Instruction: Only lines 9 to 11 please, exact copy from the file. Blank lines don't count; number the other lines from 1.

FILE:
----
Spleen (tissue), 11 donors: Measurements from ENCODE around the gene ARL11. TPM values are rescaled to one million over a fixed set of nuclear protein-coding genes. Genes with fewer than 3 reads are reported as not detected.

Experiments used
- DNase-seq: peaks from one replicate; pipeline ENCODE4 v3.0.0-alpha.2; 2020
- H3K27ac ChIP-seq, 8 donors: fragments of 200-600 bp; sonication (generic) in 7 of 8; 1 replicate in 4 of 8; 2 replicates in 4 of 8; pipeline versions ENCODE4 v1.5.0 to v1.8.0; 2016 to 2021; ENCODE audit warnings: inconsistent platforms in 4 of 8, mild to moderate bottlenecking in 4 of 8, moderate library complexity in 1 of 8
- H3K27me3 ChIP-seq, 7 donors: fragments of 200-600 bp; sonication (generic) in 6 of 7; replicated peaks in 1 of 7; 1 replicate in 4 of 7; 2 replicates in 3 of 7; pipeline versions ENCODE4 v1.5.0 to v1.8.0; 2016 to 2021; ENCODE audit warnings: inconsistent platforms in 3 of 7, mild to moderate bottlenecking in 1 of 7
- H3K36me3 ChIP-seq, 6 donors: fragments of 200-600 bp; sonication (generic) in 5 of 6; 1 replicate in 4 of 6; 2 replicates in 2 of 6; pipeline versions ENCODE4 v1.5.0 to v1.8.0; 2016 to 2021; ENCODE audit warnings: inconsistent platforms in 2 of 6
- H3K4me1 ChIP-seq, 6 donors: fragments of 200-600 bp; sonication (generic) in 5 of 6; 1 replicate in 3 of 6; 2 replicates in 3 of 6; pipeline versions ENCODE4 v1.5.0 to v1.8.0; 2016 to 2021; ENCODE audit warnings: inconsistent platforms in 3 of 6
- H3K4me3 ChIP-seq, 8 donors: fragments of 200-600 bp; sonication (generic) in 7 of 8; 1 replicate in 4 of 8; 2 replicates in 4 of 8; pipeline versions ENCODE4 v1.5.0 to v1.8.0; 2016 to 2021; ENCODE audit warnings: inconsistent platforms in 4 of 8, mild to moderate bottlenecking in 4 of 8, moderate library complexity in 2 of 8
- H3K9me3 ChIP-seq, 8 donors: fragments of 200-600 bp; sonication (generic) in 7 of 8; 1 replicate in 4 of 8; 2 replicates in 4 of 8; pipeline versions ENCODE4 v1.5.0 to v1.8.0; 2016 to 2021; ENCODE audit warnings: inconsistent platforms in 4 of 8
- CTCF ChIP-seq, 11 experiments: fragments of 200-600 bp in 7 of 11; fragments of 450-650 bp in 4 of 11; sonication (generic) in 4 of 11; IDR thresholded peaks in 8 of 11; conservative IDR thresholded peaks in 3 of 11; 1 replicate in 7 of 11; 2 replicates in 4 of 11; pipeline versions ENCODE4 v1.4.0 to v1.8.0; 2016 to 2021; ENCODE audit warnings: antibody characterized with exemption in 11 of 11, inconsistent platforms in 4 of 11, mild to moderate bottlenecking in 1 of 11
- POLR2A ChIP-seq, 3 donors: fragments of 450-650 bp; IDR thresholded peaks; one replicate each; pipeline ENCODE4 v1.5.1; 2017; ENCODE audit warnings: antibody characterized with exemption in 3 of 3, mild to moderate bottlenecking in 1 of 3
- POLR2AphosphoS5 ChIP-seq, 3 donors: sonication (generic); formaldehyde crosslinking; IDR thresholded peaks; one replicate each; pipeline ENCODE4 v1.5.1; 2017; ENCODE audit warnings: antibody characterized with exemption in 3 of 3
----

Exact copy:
- H3K9me3 ChIP-seq, 8 donors: fragments of 200-600 bp; sonication (generic) in 7 of 8; 1 replicate in 4 of 8; 2 replicates in 4 of 8; pipeline versions ENCODE4 v1.5.0 to v1.8.0; 2016 to 2021; ENCODE audit warnings: inconsistent platforms in 4 of 8
- CTCF ChIP-seq, 11 experiments: fragments of 200-600 bp in 7 of 11; fragments of 450-650 bp in 4 of 11; sonication (generic) in 4 of 11; IDR thresholded peaks in 8 of 11; conservative IDR thresholded peaks in 3 of 11; 1 replicate in 7 of 11; 2 replicates in 4 of 11; pipeline versions ENCODE4 v1.4.0 to v1.8.0; 2016 to 2021; ENCODE audit warnings: antibody characterized with exemption in 11 of 11, inconsistent platforms in 4 of 11, mild to moderate bottlenecking in 1 of 11
- POLR2A ChIP-seq, 3 donors: fragments of 450-650 bp; IDR thresholded peaks; one replicate each; pipeline ENCODE4 v1.5.1; 2017; ENCODE audit warnings: antibody characterized with exemption in 3 of 3, mild to moderate bottlenecking in 1 of 3